Americans with Disabilities Act
The Americans with Disabilities Act (ADA) was passed on July 26, 1990. It was signed into law by President G.W. Bush. It is a civil rights law that prevents discrimination against people with disabilities in all aspects of life, including housing, transportation, employment, schools, and in other private and public arenas.
The ADA has five titles:
Title I: Employment
This title covers the hiring process, the reasonable accomodation process, and protections on the job from discrimination based on a real or perceived disability.
Title II: local and state governments
Title II ensures that people with disabilties have the same access to buildings, services, and programs as people without disabilities. This means job programs, courts, police, public transportation, and other services must ensure that people with disabiltiies can access all of the same items that people without disabilities can.
Title III: Public Accommodations
This is the title that covers private businesses and other community members (such as nonprofits, clubs, etc). It sets up a minimum standards for accessibility for alterations to existing facilities and new construction of facilities. Additionally, businesses are asked to make "reasonable modifications" to their usual ways of doing things, if needed, when working with someone who has a disability, this includes, but isn't limited to making sure folks can navigatge the store, isn't denied services, and can have effective communication with staff.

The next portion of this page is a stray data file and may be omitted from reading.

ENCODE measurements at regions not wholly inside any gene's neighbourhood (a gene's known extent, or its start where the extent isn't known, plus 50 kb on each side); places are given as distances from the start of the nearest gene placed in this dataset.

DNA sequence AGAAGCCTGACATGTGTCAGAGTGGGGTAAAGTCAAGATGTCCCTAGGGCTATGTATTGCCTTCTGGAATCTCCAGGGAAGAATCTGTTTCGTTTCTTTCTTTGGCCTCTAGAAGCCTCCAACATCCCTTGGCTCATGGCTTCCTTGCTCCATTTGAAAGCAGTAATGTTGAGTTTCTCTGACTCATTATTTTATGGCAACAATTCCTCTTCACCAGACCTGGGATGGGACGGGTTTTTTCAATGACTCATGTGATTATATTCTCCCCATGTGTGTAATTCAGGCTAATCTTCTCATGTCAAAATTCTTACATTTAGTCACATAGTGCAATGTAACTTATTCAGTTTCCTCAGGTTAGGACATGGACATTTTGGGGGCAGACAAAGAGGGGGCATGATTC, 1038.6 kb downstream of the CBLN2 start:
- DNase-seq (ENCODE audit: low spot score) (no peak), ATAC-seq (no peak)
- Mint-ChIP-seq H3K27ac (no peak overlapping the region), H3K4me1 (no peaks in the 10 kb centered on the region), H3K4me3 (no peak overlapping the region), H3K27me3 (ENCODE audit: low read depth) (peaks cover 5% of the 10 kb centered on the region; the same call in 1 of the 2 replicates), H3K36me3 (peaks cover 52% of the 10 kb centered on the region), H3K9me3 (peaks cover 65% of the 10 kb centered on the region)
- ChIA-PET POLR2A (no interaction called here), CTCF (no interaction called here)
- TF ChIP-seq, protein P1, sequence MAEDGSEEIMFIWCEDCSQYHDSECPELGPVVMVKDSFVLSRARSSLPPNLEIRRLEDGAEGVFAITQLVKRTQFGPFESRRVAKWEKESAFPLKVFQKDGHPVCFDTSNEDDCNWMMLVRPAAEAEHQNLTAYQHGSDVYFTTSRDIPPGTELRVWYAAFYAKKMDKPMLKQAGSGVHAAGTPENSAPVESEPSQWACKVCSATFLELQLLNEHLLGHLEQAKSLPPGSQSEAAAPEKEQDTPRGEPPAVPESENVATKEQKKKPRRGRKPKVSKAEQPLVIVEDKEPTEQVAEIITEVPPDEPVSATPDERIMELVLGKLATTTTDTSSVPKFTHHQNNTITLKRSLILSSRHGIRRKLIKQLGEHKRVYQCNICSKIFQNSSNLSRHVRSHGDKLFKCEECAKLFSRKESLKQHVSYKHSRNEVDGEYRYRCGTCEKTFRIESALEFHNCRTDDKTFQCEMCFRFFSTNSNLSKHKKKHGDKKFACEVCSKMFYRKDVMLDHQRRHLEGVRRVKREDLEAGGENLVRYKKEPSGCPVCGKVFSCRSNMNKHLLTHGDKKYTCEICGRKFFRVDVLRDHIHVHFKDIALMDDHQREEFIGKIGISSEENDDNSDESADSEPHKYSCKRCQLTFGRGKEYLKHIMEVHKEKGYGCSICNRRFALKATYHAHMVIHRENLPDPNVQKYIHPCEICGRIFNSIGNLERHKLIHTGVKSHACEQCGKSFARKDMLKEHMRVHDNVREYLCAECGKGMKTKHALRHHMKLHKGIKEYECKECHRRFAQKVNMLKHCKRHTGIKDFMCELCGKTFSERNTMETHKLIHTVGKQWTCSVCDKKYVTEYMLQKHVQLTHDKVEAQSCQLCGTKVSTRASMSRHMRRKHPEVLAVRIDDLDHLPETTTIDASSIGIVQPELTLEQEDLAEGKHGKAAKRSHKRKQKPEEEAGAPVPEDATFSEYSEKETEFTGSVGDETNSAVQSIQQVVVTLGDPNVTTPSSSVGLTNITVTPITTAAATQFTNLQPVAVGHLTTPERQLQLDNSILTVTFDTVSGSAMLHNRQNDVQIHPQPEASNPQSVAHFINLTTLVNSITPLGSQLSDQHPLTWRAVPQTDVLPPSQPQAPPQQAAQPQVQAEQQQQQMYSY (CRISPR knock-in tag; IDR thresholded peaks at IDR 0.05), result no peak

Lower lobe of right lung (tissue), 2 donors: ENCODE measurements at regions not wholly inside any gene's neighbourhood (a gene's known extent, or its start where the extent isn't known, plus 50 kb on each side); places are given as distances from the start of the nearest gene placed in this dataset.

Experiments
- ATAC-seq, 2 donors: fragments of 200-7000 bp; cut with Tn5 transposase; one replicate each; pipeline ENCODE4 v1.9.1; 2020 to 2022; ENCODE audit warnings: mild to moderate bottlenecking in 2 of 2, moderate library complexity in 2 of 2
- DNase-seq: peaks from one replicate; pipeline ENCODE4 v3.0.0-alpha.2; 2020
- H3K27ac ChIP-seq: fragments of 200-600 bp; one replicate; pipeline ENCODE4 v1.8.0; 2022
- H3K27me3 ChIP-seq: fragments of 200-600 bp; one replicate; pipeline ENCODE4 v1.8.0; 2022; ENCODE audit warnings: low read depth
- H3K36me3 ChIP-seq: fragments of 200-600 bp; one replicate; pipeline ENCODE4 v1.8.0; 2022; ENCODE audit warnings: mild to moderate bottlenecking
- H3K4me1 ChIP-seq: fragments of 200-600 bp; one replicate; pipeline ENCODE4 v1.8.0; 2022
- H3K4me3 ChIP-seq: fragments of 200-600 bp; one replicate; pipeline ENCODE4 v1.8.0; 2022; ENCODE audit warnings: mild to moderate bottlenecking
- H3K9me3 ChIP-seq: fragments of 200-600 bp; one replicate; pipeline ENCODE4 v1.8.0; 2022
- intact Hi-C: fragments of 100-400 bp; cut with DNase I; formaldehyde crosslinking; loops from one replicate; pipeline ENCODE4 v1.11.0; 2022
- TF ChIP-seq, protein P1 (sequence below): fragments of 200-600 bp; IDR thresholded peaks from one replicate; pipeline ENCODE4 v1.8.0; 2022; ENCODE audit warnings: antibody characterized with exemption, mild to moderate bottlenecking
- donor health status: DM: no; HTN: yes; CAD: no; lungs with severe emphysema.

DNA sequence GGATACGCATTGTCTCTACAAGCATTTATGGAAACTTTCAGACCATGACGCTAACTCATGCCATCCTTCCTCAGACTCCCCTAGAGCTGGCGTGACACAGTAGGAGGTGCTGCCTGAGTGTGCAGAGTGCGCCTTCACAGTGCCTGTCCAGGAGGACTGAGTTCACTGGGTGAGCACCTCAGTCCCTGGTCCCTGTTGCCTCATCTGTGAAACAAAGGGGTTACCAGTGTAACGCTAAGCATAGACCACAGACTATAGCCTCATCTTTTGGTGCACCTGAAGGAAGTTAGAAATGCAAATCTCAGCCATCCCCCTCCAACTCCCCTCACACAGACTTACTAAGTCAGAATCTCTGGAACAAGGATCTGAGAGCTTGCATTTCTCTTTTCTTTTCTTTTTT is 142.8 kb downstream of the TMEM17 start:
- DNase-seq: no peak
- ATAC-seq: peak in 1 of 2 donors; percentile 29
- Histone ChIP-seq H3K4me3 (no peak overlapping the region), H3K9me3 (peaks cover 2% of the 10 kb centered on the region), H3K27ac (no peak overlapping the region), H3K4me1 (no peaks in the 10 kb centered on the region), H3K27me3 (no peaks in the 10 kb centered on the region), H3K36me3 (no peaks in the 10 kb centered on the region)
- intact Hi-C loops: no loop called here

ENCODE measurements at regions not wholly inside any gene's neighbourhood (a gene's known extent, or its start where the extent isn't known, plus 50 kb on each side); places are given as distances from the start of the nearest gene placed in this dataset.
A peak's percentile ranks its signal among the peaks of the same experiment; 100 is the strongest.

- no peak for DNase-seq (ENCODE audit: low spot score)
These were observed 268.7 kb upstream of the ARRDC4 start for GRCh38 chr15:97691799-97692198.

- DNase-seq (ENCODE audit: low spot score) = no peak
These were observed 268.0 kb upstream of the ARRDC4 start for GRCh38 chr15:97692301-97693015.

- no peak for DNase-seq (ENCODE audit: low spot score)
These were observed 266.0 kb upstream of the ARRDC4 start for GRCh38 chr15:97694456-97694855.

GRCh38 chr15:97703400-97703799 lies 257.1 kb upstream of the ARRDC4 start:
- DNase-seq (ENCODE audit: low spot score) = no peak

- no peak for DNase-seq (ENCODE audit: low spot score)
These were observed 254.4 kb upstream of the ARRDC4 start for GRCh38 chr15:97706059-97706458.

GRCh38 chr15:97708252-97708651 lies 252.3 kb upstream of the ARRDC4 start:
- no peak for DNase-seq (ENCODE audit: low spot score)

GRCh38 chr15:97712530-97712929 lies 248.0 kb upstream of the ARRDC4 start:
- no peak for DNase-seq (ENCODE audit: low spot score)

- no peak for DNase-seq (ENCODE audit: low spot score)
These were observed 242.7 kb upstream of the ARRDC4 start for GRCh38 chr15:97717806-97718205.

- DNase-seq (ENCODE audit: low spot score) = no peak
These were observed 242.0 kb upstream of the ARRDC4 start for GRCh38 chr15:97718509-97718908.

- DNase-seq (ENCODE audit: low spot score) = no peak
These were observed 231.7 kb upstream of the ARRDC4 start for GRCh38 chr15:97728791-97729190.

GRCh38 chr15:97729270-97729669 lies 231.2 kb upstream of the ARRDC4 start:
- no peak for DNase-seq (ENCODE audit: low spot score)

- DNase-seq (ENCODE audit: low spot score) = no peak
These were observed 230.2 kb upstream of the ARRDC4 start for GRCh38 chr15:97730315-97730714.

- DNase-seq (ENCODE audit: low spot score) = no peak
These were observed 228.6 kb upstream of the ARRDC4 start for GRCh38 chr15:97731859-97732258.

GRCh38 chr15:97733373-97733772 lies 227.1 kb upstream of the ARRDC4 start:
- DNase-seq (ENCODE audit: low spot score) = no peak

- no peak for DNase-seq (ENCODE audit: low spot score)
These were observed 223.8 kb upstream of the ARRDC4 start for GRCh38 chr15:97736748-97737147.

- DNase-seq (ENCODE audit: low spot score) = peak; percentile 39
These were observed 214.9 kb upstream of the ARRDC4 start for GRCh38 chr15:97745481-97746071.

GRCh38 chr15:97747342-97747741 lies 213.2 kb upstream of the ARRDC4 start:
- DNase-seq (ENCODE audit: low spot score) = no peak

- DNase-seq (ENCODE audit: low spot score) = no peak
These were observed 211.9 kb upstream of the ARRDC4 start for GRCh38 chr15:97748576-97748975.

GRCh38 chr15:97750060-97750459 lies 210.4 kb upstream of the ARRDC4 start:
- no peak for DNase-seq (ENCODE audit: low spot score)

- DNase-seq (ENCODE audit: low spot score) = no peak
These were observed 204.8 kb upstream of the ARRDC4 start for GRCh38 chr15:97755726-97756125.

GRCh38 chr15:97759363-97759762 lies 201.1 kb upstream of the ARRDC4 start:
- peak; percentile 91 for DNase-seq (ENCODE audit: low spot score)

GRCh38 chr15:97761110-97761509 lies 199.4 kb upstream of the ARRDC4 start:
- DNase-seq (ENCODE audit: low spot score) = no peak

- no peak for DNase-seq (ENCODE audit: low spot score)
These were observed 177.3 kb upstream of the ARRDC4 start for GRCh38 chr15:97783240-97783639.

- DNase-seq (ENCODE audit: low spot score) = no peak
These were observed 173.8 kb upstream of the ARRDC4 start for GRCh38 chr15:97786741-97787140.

Title IV: Telecommunications
This is the title that covers phone services and Internet services and is why we have closed captioning on our television and movies.
Title V: Miscellaneous
Despite the title of Miscellaneous, it is really quite specific on what is covered by this title. This title helps tie the entire ADA together, and helps specify how the ADA interacts with other laws and state immunity. It also prohibits retaliation or coersion. Finally, it lists what is NOT covered by the ADA (e.g., illeagal drug use).